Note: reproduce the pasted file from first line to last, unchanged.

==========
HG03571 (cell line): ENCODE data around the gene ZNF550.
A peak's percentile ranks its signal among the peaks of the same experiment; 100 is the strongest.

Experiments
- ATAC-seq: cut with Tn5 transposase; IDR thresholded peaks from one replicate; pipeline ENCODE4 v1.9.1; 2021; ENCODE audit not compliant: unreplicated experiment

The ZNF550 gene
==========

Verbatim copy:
HG03571 (cell line): ENCODE data around the gene ZNF550.
A peak's percentile ranks its signal among the peaks of the same experiment; 100 is the strongest.

Experiments
- ATAC-seq: cut with Tn5 transposase; IDR thresholded peaks from one replicate; pipeline ENCODE4 v1.9.1; 2021; ENCODE audit not compliant: unreplicated experiment

The ZNF550 gene